40 Years of Hate

Last month marked the 40th anniversary of Stonewall. In 1969, trans people, prostitutes, lesbian, bi and gay individuals fought back against a police raid of a queer establishment. They stood together to say NO to homophobia/transphobia; NO to conventional thinking, and NO to discrimination.

Last month marked the 40th anniversary of Stonewall.  In 1969, trans people, prostitutes, lesbian, bi and gay individuals fought back against a police raid of a queer establishment.  They stood together to say NO to homophobia/transphobia; NO to conventional thinking, and NO to discrimination.

This action sparked a movement that would change the face of the world, and the way heterosexuals saw queer individuals. Today, in almost every country, queer activists fight for human rights and dignity.

No other political movement has achieved as much as we  have, in such a short period of time.

But, despite our progress, we as queer people face discrimination at home and internationally.

The truth is, we have not moved forward far enough. Our community continues to suffer more than any other in North America, and without immediate action, our queer brothers and sisters will continue to endure unacceptable anguish.

One youth told me that when he was living in a shelter, only a month ago, he was beaten up because he had a rainbow pin on his bag. At 14 his parents kicked him out of his home for being queer, and he moved to Ottawa from a small town outside the city.  When job opportunities did not work out, and friends became unable to accommodate him, he moved to the streets. From there, he said his life spiralled, and for a few months, it blurred. Drugs and alcohol helped him escape reality, and prostitution financed his addictions.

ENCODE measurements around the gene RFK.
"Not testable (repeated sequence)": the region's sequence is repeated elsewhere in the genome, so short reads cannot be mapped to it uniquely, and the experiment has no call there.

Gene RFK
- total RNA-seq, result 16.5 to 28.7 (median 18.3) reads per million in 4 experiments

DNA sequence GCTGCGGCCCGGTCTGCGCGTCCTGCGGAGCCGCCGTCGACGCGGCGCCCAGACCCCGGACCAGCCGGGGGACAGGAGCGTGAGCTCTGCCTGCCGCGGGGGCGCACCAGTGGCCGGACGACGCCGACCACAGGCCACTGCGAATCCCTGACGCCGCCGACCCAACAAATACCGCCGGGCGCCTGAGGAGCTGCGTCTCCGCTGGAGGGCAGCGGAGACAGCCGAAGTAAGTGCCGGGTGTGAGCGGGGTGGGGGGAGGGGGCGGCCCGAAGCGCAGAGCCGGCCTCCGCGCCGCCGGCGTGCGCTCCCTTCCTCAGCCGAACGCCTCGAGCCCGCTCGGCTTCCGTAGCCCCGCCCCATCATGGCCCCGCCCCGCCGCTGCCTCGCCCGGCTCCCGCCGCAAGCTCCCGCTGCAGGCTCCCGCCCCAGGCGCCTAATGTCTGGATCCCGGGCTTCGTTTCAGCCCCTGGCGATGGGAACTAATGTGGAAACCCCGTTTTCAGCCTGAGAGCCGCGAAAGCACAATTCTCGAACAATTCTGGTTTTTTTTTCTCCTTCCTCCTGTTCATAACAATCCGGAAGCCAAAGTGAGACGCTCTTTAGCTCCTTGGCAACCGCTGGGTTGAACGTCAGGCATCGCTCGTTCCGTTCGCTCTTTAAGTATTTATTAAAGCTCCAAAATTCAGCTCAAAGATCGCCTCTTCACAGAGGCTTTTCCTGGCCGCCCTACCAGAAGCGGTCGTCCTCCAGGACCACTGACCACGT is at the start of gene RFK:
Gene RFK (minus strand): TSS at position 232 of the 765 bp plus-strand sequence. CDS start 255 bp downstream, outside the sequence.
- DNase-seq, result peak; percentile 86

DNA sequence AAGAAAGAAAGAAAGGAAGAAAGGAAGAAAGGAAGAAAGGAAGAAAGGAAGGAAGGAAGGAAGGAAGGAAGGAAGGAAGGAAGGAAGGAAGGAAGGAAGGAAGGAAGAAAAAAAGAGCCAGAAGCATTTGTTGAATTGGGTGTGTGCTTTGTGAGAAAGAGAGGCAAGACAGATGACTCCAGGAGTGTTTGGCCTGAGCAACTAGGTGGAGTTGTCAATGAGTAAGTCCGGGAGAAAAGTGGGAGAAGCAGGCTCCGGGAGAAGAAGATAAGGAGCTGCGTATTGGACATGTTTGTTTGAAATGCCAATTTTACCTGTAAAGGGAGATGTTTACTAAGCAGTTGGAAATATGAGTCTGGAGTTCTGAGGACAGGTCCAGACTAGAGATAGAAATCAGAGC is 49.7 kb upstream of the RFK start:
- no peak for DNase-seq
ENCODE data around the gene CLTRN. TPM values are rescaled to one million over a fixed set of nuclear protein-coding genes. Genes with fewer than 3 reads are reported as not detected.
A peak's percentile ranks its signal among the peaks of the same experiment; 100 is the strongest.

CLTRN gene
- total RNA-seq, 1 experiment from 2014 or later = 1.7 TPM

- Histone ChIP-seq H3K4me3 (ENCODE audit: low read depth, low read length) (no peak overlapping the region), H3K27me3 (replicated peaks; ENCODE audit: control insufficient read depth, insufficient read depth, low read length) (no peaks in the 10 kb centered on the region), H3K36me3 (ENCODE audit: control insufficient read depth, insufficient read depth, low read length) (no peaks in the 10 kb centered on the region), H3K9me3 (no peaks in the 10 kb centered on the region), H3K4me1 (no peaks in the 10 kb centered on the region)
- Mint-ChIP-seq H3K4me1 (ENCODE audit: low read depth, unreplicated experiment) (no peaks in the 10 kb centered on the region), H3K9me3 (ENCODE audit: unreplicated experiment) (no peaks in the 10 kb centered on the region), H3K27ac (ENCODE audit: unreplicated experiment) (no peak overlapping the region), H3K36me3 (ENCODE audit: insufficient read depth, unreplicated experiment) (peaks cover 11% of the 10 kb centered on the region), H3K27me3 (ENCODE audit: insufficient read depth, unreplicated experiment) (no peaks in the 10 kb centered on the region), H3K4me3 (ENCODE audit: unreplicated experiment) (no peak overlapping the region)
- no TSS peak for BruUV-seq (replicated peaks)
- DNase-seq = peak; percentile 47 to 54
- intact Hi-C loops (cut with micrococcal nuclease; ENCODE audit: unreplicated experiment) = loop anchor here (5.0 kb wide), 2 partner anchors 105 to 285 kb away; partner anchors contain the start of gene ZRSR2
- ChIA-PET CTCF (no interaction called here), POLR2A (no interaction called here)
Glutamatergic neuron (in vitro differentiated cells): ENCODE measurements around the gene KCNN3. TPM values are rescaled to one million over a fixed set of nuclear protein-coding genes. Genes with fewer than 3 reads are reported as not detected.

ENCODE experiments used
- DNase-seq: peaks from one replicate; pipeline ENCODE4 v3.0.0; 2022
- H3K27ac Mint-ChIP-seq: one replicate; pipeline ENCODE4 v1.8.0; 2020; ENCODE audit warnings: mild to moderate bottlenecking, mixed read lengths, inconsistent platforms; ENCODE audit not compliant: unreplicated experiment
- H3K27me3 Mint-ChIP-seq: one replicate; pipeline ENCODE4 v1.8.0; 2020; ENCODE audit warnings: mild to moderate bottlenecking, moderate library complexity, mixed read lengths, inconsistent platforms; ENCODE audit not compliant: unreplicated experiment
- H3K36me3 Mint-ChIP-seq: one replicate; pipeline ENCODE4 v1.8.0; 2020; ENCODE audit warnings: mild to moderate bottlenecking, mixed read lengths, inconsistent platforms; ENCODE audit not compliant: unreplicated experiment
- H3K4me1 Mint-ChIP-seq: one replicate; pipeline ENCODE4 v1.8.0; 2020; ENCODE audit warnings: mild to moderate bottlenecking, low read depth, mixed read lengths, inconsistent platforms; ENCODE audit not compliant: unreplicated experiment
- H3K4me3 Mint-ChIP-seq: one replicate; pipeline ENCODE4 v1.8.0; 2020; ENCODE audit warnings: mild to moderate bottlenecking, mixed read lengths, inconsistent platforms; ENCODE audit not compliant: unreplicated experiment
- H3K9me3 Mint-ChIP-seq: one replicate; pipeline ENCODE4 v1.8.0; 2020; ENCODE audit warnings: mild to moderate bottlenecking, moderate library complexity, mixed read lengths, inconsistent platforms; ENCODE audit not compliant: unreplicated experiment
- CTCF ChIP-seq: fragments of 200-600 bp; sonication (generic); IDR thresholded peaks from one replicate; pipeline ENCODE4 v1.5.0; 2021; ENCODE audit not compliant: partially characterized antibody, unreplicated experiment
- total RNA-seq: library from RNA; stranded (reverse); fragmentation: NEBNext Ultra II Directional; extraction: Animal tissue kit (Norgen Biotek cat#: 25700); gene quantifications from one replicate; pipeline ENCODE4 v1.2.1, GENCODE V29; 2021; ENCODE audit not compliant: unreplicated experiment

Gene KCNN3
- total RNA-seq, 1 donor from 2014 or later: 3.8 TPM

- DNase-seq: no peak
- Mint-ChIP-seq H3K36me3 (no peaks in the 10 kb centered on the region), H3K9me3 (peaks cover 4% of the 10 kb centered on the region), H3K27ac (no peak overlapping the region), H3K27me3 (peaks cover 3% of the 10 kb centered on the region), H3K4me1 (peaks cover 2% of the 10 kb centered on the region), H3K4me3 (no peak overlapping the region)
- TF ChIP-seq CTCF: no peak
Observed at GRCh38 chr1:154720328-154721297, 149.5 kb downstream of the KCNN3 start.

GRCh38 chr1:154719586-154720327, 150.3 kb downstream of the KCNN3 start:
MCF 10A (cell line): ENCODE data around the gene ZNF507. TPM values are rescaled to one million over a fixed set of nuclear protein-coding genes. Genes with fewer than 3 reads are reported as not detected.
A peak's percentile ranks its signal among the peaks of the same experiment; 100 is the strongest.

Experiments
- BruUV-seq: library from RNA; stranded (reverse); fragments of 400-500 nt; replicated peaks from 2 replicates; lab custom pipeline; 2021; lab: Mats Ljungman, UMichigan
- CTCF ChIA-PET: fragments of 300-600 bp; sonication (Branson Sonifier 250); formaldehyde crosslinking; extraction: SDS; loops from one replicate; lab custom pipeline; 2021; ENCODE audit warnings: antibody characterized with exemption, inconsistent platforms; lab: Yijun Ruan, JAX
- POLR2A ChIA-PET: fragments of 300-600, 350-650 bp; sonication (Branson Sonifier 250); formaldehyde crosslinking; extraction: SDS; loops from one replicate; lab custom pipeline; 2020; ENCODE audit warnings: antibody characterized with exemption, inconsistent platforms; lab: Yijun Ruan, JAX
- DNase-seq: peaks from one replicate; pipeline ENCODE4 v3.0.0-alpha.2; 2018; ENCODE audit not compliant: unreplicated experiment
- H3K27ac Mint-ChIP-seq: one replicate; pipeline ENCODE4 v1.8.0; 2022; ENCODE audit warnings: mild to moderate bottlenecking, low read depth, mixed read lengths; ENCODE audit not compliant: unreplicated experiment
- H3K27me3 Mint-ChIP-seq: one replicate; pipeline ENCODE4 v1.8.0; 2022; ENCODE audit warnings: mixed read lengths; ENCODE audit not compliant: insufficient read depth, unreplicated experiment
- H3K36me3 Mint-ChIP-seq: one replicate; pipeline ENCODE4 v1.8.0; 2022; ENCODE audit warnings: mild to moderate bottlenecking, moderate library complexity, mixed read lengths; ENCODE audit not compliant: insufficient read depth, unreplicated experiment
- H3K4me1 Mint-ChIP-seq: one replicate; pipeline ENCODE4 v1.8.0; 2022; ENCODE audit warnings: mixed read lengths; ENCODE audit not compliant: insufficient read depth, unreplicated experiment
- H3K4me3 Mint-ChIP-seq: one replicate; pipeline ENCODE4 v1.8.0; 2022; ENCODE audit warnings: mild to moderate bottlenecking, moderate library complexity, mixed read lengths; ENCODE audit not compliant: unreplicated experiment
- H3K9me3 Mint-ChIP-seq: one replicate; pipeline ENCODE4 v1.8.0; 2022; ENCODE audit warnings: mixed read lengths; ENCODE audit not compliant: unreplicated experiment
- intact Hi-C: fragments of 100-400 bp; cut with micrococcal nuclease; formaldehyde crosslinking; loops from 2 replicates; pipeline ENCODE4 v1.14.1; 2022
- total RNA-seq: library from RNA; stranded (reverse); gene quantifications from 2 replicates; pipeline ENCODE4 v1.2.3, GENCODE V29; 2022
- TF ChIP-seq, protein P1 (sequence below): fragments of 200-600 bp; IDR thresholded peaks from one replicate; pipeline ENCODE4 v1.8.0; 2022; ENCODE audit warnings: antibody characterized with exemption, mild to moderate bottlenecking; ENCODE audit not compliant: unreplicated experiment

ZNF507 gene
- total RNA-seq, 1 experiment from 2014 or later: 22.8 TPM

He said: “My outsides hurt from the cold and the violence… Yeah, people would pick fights with me, other hookers, johns and pimps…sometimes I felt like a punching bag for those around me. But that was nothing compared to how I felt on the inside.  My insides hurt, even now…. I had no friends no family, I was all alone.  When I turned tricks, I felt like I was being used, like parts of me were being taken away without my permission.  And then I would look down and there would be blood or cum or both, and I didn’t care. The worst is when they pretend, and make you pretend.  They want to imagine it is love, and expect you to fake it too, to enjoy it.  You have to or they won’t pay you.  It hurts to fake something you want so much, and won’t ever get”.

Today his bounces from shelter to shelter, his future still uncertain.

His reality is the reality of many queer people in our community. Some Canadian studies have suggested that in cities, as many as 35% of homeless youth identify as queer.  That is nearly four times the 10% benchmark we use to identify our community. The number one reason why queer youth end up homeless: because they no longer feel safe at home or in their communities, and feel they have no other option but to go live on the streets.

As pride season starts at the end of June in Toronto, I urge you to celebrate our victories: Same-sex marriage, Equal benefits, and many other Anti-discrimination laws; but I also encourage you to share stories of ongoing hardships, and work towards making our community better.

Forty years ago, we stood together to end oppression; let us stand together again and help each other.

Jeremy Dias

About the guest author

Jeremy Dias

Jeremy Dias is the Founder and Executive Director of Jer’s Vision: Canada’s Youth Diversity Initiative; he is also the Executive Director of the international Day of Pink. For more information see: www.jersvision.org and www.dayofpink.org.